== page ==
AnandTech Storage Bench - Light

The Light trace is designed to be an accurate illustration of basic usage. It's basically a subset of the Heavy trace, but we've left out some workloads to reduce the writes and make it more read intensive in general. Please refer to this article for full details of the test.

AnandTech Storage Bench - Light (Data Rate)

Now the 250GB MX200 enjoys a small benefit over the larger capacities when the drive is empty as the SLC cache is in its most effective state (the Light trace writes so little that all can be written in SLC). However, once the drive is full, the 250GB again loses a substantial part of its performance drops below any other SSD we have tested. Overall the BX100 is a better fit for light workloads, although the difference isn't huge (10-15%).

AnandTech Storage Bench - Light (Latency)

AnandTech Storage Bench - Light (Latency)

Power consumption remains good and competitive against other high-end drives, except for the full 250GB model that draws a lot more power as it needs to write all data twice.

AnandTech Storage Bench - Light (Power)

AnandTech Storage Bench - Heavy Random Performance
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  • jonovw - Saturday, May 23, 2015 - link

    When I got mine, the MX200 was pretty reasonably priced compared to it's competition for a M.2 SATA drive. Reply
  • MrMilli - Saturday, May 23, 2015 - link

    "Another thing I'm not very satisfied with is the Dynamic Write Acceleration. I don't think an SLC cache is very useful in an MLC based drive because the performance benefits are marginal, at least with SATA 6Gbps."

    Sandisk showed with the Ultra II that SLC caching doesn't have to mean terrible latency if implemented correctly.

    As a cheap drive, the ARC 100 is looking better every day. For typical desktop workloads, it 'feels' the fastest thanks to it's low latency. I don't understand why it's not recommended more often.
    Reply
  • MrSpadge - Saturday, May 23, 2015 - link

    I looks like Crucial should really tune their algorithm. Very short bursty writes, which still fit into the DRAM cache, can easily be written in MLC mode. There's enough time for time. Longer bursts could / should be written as SLC, if enough drive space is available. Otherwise MLC mode would be better, if it's likely the data would have to be reorganized soon anyway. Which also happens under long sustained writes, where there's a point where the drive should switch from SLC to MLC mode. Reply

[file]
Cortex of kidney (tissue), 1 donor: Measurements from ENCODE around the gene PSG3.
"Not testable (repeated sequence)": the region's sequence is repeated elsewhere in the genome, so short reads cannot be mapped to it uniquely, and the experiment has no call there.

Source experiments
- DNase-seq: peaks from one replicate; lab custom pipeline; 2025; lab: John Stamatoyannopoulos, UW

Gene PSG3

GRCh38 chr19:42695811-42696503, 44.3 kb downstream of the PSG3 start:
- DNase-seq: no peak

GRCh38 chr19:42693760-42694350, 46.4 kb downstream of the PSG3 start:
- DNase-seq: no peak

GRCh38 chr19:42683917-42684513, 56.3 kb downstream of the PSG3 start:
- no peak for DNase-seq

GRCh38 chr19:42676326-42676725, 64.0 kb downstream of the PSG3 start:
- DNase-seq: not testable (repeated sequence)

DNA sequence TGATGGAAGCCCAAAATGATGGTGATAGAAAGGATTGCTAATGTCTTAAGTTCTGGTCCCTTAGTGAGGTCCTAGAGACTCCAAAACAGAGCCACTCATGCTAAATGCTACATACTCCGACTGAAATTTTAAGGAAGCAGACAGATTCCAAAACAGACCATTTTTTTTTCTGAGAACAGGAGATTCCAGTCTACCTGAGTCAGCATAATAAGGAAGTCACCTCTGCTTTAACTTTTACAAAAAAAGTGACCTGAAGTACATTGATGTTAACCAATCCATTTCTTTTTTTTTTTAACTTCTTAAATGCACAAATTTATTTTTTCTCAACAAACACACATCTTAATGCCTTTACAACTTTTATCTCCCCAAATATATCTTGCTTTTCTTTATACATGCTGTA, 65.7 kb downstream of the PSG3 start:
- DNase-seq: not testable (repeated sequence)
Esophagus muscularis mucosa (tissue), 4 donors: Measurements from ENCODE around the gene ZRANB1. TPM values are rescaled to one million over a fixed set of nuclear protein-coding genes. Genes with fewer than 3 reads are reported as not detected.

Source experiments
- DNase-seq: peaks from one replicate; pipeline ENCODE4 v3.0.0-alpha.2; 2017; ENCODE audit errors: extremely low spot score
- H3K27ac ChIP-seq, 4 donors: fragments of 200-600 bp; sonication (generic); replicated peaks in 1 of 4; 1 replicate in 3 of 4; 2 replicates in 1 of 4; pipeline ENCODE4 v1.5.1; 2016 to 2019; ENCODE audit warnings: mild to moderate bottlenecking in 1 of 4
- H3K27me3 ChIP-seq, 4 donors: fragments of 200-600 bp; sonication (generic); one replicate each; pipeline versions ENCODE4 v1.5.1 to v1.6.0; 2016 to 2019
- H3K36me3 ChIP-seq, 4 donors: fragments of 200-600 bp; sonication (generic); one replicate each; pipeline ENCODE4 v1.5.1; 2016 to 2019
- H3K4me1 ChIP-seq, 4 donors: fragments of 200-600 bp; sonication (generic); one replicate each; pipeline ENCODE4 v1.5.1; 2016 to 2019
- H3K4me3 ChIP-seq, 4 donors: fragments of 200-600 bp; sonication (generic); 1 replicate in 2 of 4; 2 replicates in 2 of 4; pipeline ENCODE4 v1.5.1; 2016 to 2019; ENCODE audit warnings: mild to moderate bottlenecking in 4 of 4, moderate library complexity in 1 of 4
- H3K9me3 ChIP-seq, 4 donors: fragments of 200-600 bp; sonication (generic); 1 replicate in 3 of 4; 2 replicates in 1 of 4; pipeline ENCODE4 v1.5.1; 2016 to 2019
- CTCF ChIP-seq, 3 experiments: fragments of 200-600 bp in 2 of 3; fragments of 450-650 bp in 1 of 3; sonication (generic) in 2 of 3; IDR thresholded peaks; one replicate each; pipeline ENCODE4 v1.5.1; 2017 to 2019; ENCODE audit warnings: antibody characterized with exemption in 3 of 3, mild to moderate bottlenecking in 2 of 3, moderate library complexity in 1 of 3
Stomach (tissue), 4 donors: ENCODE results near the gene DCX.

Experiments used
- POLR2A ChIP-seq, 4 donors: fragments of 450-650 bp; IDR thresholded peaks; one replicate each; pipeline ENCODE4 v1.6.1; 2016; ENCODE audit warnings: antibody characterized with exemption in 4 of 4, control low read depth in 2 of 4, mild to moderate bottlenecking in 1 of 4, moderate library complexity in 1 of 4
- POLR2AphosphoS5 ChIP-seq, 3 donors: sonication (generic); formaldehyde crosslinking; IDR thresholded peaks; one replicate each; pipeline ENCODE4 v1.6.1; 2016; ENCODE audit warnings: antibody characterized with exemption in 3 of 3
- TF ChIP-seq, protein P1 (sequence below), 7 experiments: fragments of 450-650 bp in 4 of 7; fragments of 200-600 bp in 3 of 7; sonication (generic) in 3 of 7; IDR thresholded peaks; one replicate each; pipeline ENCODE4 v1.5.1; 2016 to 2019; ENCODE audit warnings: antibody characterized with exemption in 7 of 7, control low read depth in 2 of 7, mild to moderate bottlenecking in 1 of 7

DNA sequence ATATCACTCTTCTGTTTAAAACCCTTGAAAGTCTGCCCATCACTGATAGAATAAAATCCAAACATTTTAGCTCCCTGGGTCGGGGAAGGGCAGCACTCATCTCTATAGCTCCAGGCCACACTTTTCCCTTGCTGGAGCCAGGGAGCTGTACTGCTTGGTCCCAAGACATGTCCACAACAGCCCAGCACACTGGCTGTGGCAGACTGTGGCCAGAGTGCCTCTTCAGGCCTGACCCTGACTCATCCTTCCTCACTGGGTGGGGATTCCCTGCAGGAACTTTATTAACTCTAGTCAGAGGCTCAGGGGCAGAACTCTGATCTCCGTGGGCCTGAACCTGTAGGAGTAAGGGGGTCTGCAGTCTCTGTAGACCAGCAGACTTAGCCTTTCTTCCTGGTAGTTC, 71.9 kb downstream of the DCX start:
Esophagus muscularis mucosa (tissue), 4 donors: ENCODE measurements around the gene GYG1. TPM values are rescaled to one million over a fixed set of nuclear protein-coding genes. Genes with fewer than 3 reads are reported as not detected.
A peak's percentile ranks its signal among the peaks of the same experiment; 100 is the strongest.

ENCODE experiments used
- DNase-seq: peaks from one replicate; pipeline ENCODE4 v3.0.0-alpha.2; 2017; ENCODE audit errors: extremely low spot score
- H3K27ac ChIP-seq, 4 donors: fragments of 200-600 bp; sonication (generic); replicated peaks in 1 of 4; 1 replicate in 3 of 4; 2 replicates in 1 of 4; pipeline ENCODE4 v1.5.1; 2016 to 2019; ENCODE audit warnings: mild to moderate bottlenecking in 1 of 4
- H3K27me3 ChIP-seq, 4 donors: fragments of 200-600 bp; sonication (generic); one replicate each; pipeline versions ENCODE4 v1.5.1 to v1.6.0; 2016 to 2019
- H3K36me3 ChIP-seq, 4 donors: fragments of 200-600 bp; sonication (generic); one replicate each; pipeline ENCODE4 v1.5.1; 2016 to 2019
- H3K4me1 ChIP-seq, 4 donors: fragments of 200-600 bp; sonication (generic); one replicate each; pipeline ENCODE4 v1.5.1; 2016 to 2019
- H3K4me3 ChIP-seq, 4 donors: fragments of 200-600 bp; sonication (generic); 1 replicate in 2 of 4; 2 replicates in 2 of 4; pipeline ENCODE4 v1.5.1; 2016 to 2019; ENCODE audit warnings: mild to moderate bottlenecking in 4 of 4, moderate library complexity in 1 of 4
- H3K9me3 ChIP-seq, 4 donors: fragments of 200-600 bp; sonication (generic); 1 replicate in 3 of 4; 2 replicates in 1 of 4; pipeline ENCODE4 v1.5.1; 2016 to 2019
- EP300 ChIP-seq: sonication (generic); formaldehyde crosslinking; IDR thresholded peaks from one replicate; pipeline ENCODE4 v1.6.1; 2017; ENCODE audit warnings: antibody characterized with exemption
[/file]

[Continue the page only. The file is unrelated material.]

• Johnny Five - Saturday, May 23, 2015 - link

    Well, going back to when SSD's were becoming all the rage and OCZ was having all their problems with their controllers, etc.... Crucial was one of the most consistently reliable and dependable SSD's in the market....... I have consistently used my 4 m4 series 128 GB SSD's for nearly 5 years without not 1 single problem, and have used (2) m550's or several years with no problems........reliability is what makes me keep returning to a certain vendor,, be it motherboard, memory, videocard, HDD, etc....

    so far my MX200 250 GB SSD is working just as great as my old C300 or m4's are doing.... lets hope that this MX200 lasts at least 3 to 4 years with no problems.... something I can not say for SSD's made by OCZ, Intel, Samsung, or HD's like Western digital, Seagate, Toshiba, Maxtor.......... ( am hoping that Western Digital HD's get better now that they bought out Hitachi........ I have over 18 hitachi Hard Drives ranging from 14 yrs old to 2 yrs old, and have yet to have one brick on me, like most every other brand has...... )
    regarding TRIM and SSD degrading performance.......... after 5 years +/- continuous use of my Crucial m4 series SSD's ...... running test via AIDA64 Extreme Edition software, I am still running around 98.7 + % performance level, hopefully this MX200 will run just as good....
    Reply
  • Impulses - Wednesday, May 27, 2015 - link

    Crucial's had it's rash of firmware issues like anybody else... Reply
  • fokka - Saturday, May 23, 2015 - link

    i didn't expect the bx100 to stay that competitive, i guess it's the drive to get right now, especially in a mobile setup where power draw matters. Reply
  • Harry Lloyd - Saturday, May 23, 2015 - link

    I want a 512 GB drive with MX100/200 performance for about 100 $. Possible next year (3D NAND or something)? Reply
  • Ramon Zarat - Saturday, May 23, 2015 - link

    I'm glad my 2 X Crucial M4 128GB in RAID0 are *STILL* king in 99.999% of my desktop scenarios. over 3 1/2 years now, and not as single issue. Still pumping ~900MB/s in sequential read, even at 75% full! Diskinfo reports them at 97% good. At this rate, they will last me well over 50 years before reaching 50% degradation! Reply
  • hrrmph - Saturday, May 23, 2015 - link

    It's good to see AT posting critical reviews (where deserved) again.

    It's also good to see innovative thinking again, such as the call for the industry to benchmark SSDs at lower queue depths. I would like to read more on the low queue depth issues and which client machines / users are able to push above 1 or 2 QD (if any) and under what circumstances.
    Reply
  • philipma1957 - Sunday, May 24, 2015 - link

    It would be nice if either crucial or samsung would make larger ssd's in a 2.5 inch form factor.
    a 1.5tb or 2tb ssd gives me an all ssd system while a 1tb ssd gives me the need for a second drive.
    Instead of the little tweaks here and there. Like this one (MX200) which seems to me a fail gives us the size increase. How many years since the first 1tb ssd from crucial (listed 960gb)
    Reply

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